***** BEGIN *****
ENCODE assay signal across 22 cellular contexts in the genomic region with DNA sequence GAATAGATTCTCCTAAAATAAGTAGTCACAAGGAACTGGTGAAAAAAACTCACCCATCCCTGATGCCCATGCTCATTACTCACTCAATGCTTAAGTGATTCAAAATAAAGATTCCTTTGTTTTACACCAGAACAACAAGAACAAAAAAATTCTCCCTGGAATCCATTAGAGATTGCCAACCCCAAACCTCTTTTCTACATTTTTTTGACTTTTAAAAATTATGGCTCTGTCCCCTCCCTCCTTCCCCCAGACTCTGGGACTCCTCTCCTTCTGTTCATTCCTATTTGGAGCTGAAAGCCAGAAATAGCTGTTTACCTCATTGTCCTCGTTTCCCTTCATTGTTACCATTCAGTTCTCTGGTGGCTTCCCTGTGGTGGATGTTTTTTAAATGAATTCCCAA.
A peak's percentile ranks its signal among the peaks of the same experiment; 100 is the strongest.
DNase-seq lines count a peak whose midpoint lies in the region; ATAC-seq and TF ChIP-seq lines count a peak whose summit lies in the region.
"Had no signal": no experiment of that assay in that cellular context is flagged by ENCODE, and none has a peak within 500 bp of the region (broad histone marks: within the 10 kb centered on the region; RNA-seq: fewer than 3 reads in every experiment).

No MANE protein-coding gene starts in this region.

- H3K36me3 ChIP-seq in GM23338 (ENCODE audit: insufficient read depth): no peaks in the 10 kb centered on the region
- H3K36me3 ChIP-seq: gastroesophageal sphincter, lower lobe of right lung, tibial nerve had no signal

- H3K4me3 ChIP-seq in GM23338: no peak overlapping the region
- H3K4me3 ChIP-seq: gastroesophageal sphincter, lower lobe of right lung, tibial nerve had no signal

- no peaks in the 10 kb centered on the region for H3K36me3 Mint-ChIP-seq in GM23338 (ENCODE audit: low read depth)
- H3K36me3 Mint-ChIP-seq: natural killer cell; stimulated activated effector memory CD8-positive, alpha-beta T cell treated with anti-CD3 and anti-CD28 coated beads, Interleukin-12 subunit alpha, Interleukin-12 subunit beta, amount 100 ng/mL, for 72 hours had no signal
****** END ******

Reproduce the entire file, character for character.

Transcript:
ENCODE assay signal across 22 cellular contexts in the genomic region with DNA sequence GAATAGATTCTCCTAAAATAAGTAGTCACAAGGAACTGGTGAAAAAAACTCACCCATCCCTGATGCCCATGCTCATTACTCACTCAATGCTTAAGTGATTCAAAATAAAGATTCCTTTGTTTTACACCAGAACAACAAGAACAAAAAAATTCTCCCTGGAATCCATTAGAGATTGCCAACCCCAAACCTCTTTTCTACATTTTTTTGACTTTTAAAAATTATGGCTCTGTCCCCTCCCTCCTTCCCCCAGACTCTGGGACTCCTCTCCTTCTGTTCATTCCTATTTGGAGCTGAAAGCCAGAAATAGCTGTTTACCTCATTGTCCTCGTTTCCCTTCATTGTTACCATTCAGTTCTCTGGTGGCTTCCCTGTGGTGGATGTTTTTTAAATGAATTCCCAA.
A peak's percentile ranks its signal among the peaks of the same experiment; 100 is the strongest.
DNase-seq lines count a peak whose midpoint lies in the region; ATAC-seq and TF ChIP-seq lines count a peak whose summit lies in the region.
"Had no signal": no experiment of that assay in that cellular context is flagged by ENCODE, and none has a peak within 500 bp of the region (broad histone marks: within the 10 kb centered on the region; RNA-seq: fewer than 3 reads in every experiment).

No MANE protein-coding gene starts in this region.

- H3K36me3 ChIP-seq in GM23338 (ENCODE audit: insufficient read depth): no peaks in the 10 kb centered on the region
- H3K36me3 ChIP-seq: gastroesophageal sphincter, lower lobe of right lung, tibial nerve had no signal

- H3K4me3 ChIP-seq in GM23338: no peak overlapping the region
- H3K4me3 ChIP-seq: gastroesophageal sphincter, lower lobe of right lung, tibial nerve had no signal

- no peaks in the 10 kb centered on the region for H3K36me3 Mint-ChIP-seq in GM23338 (ENCODE audit: low read depth)
- H3K36me3 Mint-ChIP-seq: natural killer cell; stimulated activated effector memory CD8-positive, alpha-beta T cell treated with anti-CD3 and anti-CD28 coated beads, Interleukin-12 subunit alpha, Interleukin-12 subunit beta, amount 100 ng/mL, for 72 hours had no signal